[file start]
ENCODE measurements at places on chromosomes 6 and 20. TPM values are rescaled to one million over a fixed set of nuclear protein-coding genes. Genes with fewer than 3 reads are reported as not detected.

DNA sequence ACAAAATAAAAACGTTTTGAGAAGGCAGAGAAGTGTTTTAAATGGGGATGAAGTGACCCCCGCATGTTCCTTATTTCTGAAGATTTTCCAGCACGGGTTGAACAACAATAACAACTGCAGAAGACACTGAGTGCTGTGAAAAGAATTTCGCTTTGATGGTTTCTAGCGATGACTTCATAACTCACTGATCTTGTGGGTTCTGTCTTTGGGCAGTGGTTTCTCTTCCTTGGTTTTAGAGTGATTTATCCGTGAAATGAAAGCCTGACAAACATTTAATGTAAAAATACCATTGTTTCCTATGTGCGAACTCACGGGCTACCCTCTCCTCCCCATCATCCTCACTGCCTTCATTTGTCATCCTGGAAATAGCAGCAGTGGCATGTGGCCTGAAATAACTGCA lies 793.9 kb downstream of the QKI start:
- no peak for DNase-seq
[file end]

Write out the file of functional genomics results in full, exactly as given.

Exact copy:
ENCODE measurements at places on chromosomes 6 and 20. TPM values are rescaled to one million over a fixed set of nuclear protein-coding genes. Genes with fewer than 3 reads are reported as not detected.

DNA sequence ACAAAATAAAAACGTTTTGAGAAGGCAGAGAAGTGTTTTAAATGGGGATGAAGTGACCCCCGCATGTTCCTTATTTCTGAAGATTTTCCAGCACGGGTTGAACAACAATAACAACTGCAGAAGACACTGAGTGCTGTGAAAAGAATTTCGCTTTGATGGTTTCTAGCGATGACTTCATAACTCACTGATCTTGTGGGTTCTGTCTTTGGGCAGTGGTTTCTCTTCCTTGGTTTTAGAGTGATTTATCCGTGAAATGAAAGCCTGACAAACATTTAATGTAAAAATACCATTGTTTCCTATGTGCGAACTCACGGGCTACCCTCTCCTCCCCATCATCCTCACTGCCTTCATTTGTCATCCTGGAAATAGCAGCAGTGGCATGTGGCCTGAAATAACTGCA lies 793.9 kb downstream of the QKI start:
- no peak for DNase-seq